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Compendium of Conversation: The Overdue 2nd Edition

Posted on 09 April 2010 by Tim

Welcome to the 2nd Edition of the Compendium of Conversation!

PS3 Game Controller Instead of a blog carnival, the Compendium will now be a blog interview roundup. However, you can still submit links to your interviews! After poking around the web, these are some of the interviews I’ve found interesting and fun. I hope you enjoy them too.

Video Games


  • Movie fans will enjoy this interview with Larry Cohen over at Horror Society.




  • NewsReal Blog interviews John Kiriakou, author of The Reluctant Spy, about Current Threats to American and the CIA.

Image by DeclanTM

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The Compendium of Coversation First Edition

Posted on 01 March 2010 by Tim

Welcome to the first edition of the Compendium of Conversation! The Compendium is to highlight blog interviews from a variety of topics.

Out of dozens of submissions these were the only three that were actual interviews. Apparently there was some confusion about the content criteria. But I’m very grateful for the three who submitted interviews. I look forward to featuring more blogs in the future!

Please submit your interview here for the next edition!

Tiffany Colter from Writing Career Coach interviews author Jennifer AlLee about her latest book The Pastor’s Wife.

Ella Press from The Clockwork Monkey chats with Australian author Chrissie Michaels about her new YA novel, In Lonnie’s Shadow.

An interview with media composer James Semple, a talented composer and experienced tabletop roleplaying gamer, the man who brought you music for the games ‘Trail of Cthulhu’ and ‘The Esoterrorists’ is featured on Farsight Blogger, written by Jonathan Hicks. Interestingly, Jonathan Hicks wrote a book titled Those Dark Places and dialogue for an official Battlestar Galactica game. Jonathan also runs Farsight Games for tabletop role-playing games.

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Northwest Rockers: Hookah Stew

Posted on 08 February 2010 by Tim

Three guys blaze energetic rock in the Northwest like no other. They are known as Hookah Stew and they will light you up with their fun, party-like live shows and albums!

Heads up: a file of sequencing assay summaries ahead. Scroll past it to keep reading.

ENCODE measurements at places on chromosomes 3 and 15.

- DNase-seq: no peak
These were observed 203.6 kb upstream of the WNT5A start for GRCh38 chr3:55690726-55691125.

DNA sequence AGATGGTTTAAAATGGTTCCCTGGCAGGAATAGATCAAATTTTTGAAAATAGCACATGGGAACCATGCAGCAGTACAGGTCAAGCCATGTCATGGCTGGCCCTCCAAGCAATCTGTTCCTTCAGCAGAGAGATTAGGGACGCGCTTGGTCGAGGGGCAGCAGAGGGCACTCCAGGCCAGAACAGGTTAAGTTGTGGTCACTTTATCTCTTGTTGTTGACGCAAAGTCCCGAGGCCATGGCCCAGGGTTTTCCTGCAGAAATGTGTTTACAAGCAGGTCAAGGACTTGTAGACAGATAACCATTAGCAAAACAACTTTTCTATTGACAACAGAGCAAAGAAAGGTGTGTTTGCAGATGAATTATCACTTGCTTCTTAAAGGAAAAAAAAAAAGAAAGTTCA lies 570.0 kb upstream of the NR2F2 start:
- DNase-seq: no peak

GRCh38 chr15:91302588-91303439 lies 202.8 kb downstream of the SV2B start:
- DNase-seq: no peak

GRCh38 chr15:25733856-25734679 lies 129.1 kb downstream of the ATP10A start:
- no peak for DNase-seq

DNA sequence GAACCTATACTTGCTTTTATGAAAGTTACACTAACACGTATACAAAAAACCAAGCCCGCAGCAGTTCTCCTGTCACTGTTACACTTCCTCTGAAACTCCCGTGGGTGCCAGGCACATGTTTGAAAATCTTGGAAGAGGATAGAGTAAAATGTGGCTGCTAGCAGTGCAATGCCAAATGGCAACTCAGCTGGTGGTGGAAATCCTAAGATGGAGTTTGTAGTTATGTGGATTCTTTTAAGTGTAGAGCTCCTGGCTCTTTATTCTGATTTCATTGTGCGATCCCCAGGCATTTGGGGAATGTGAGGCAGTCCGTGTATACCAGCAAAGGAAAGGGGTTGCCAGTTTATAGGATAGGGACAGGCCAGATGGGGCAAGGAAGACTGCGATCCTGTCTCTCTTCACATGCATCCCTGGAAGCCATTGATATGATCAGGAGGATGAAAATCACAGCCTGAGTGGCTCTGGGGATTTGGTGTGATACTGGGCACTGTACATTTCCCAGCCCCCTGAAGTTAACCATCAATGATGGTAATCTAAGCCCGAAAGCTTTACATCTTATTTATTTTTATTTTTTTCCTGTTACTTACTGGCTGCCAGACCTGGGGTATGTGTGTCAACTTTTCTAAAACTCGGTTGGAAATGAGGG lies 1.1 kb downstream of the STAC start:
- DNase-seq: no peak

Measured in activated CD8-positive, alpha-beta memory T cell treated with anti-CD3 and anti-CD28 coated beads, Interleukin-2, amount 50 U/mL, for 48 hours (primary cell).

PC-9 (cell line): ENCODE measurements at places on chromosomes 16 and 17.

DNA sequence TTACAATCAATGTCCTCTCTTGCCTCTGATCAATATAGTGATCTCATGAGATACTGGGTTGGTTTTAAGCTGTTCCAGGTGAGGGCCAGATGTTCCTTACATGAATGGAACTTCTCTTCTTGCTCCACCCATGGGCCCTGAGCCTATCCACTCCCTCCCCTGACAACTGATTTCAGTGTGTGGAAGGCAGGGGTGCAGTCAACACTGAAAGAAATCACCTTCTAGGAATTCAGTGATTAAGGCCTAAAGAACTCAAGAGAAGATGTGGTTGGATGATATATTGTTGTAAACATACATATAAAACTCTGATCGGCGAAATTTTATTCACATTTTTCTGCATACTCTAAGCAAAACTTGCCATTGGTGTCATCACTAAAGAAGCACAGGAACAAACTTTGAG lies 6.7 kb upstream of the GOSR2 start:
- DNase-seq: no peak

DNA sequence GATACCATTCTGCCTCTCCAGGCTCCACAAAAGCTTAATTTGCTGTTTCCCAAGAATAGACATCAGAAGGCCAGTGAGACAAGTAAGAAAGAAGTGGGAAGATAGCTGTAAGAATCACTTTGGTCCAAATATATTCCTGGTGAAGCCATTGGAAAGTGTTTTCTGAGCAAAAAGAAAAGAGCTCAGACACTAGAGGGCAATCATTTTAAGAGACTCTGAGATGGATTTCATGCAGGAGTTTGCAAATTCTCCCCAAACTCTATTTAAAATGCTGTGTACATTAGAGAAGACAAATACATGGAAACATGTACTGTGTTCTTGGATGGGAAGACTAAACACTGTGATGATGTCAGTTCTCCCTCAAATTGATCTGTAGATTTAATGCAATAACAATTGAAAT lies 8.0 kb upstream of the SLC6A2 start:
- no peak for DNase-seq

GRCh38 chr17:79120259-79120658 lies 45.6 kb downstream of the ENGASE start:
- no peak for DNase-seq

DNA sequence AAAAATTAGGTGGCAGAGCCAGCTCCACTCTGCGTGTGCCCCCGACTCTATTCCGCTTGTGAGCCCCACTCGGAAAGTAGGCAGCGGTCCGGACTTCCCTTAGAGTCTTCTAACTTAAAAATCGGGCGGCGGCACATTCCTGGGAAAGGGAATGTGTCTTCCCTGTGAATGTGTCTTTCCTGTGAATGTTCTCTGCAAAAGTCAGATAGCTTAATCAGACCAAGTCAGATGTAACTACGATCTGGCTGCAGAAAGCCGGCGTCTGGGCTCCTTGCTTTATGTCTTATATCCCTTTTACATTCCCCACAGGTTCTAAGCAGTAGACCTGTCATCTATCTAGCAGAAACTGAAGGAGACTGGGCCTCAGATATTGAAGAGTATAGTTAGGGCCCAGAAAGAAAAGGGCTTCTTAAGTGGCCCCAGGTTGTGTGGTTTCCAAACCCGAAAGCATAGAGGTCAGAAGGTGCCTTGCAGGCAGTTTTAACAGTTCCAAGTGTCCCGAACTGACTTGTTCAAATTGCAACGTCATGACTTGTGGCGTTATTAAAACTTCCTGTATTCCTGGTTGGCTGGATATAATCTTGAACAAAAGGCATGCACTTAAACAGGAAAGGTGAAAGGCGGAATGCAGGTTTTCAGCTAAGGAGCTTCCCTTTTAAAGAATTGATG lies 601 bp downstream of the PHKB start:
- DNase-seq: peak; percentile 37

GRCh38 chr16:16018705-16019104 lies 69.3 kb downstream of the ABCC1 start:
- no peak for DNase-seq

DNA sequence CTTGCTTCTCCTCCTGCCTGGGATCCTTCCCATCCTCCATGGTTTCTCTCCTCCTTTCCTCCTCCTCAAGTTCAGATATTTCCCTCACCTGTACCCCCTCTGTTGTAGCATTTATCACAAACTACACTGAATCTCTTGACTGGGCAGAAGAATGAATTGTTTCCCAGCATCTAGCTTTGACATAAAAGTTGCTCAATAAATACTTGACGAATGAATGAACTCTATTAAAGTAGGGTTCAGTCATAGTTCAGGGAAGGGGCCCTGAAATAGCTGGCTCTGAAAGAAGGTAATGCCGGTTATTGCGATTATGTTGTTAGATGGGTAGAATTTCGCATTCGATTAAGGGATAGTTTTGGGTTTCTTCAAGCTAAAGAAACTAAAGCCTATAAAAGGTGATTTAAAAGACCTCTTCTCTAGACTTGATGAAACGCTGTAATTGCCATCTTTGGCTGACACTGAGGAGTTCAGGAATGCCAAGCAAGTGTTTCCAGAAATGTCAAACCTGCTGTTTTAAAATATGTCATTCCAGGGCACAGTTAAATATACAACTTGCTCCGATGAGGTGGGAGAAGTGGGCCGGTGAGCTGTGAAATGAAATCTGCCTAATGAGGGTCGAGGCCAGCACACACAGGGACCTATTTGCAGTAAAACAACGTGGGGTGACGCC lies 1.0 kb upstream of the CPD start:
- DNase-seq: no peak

Their magnetism pulls at you, even through a pair of ear buds. And fans often wear their awesome looking Mountain Dew-inspired Hookah Stew t-shirts!

Their current single, Rollergirl, is a loving look at roller derby ladies and their sexy demeanor. Not surprisingly, this track has been getting some well deserved airtime on West Coast radio stations. If you haven’t heard it yet, visit their MySpace page and enjoy!

Here’s a bit of the lyrics… (See the music video below!)

Queen of the Derby
the pride of her league
skull and crossbones
raking on her right sleeve
all the boys wanna know what she’s about
but they’re too scared to ask
’cause they might get takin’ out

Look for a new full length album from Hookah Stew in the Spring of 2010.

Formed back in 1993 by Adrian “Ace” Johnson and Johnny Young, they later added Mikey Masters as their drummer after a two year break.

Picked it back up in 2006, and have been doin’ it since,” says Johnny.

With strong musical influences in their lives the three knew pretty early that music was a passion. Johnny wrote his first song at the age of 5 and after getting on stage for the first time, it was clear that performing was for him.

The trio tours constantly, performing all over the country. In a brief chat with Young, he told me this story…

Crazy was 2000 on tour, we stayed at the same hotel as the Backstreet Boys. They were pretty big at the time, and there were at least 1000 fans out front and in the lobby trying to get an autograph, but the boys weren’t coming out to oblige their fans.

When we pulled up with our guitars in hand, all these autograph starved girls rushed towards us asking us if we would sign something for them!

It was a rockstar moment right out of history.

They hadn’t a clue who we were, but they weren’t leaving empty handed. haha!

Thanks Backstreet for letting us steal a little thunder.

RollerGirl by HookahStew

HOOKAH STEW | MySpace Music Videos

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Watch Scary Movies with Dollar Bin Horror

Posted on 05 February 2010 by Tim

Have you ever seen Night Train to Terror or Jaws of Satan? If you have, you’re among good company at Dollar Bin Horror. If not, you may want to catch up! ‘Cause Dollar Bin Horror is “The Blog for Horror Fans on a Budget“!

Rhonny Reaper is the author of Dollar Bin Horror a blog devoted to low-budget horror films. She features a wide variety of horror film reviews and a she recently wrote a great recap of the best horror movies of 2009. Rhonny has been featured on the Zombie Grrlz Podcast and has received a number of awards for her review writing.

I came across Rhonny when she entered (and won) a free 2010 My Zombie Pinup Wall Calendar giveaway contest I held in December. I checked out her blog and thought it was a great horror movie review blog. So…here we are!

Interview with Rhonny Reaper

Lets get some history, when did you start to really get into horror films? What was the first one you remember watching?

Well the first time I ever watched horror was when I was 4. My parents got cable and I became enthralled by Tales From the Crypt. I really got into horror, though, when I was 14 and saw the first SAW film. It got me, hook line and sinker. The first full film I ever saw though was Killer Klowns from Outer Space and I still love that movie!